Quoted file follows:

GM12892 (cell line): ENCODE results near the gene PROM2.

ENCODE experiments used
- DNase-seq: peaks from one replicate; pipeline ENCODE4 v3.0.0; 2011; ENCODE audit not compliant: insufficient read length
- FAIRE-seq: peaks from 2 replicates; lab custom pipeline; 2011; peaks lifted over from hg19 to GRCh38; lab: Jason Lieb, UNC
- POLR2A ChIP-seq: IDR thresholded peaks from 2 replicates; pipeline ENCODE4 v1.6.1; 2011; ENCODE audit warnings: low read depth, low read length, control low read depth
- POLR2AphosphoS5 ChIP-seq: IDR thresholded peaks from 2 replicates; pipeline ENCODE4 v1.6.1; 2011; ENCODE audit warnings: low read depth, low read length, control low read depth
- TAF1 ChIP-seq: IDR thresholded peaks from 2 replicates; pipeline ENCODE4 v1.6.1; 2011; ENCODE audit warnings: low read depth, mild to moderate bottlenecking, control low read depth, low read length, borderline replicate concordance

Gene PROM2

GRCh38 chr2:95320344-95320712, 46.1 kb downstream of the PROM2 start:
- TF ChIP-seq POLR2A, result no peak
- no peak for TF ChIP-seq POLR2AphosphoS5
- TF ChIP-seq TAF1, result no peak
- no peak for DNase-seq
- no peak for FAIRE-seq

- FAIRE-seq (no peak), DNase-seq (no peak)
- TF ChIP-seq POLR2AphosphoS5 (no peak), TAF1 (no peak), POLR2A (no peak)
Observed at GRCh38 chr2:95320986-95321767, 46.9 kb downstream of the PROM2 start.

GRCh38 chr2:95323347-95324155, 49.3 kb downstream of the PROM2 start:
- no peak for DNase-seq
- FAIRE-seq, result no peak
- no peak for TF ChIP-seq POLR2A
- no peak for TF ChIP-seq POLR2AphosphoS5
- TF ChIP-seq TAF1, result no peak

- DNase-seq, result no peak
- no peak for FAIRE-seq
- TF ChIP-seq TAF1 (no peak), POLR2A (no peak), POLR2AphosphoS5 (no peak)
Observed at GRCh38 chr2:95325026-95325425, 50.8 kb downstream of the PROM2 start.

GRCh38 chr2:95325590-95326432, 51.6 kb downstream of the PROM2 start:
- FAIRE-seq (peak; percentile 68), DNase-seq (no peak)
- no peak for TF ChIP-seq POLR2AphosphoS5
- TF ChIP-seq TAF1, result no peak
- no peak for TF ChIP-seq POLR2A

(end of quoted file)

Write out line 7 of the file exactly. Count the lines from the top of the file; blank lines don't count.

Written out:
- TAF1 ChIP-seq: IDR thresholded peaks from 2 replicates; pipeline ENCODE4 v1.6.1; 2011; ENCODE audit warnings: low read depth, mild to moderate bottlenecking, control low read depth, low read length, borderline replicate concordance